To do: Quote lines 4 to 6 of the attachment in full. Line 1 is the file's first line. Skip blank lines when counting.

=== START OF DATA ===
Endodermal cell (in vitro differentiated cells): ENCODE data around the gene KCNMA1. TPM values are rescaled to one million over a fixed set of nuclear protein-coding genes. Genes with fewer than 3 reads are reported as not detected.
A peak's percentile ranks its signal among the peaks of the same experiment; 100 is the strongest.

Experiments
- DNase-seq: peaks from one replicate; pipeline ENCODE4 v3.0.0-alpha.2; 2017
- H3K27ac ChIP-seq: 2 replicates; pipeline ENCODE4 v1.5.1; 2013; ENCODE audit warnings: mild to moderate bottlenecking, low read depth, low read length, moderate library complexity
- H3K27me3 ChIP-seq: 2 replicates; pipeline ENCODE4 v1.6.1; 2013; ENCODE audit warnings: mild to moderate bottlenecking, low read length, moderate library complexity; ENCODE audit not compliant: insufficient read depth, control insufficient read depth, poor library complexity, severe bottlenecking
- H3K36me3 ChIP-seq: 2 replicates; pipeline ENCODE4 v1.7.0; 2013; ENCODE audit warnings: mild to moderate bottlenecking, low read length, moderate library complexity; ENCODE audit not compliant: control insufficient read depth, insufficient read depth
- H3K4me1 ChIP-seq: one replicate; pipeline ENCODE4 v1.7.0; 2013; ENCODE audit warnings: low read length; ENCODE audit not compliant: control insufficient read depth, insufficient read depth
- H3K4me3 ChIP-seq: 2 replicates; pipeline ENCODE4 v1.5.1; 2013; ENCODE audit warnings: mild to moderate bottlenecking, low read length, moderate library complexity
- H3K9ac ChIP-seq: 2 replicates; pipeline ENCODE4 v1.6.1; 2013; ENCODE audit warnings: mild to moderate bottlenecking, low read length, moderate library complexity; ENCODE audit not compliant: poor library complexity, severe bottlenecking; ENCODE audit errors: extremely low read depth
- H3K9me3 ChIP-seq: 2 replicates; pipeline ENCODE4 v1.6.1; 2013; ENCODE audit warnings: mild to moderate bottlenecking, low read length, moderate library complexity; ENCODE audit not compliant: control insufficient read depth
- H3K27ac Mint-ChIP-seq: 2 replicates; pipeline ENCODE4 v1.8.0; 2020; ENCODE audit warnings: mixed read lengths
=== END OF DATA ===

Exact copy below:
- DNase-seq: peaks from one replicate; pipeline ENCODE4 v3.0.0-alpha.2; 2017
- H3K27ac ChIP-seq: 2 replicates; pipeline ENCODE4 v1.5.1; 2013; ENCODE audit warnings: mild to moderate bottlenecking, low read depth, low read length, moderate library complexity
- H3K27me3 ChIP-seq: 2 replicates; pipeline ENCODE4 v1.6.1; 2013; ENCODE audit warnings: mild to moderate bottlenecking, low read length, moderate library complexity; ENCODE audit not compliant: insufficient read depth, control insufficient read depth, poor library complexity, severe bottlenecking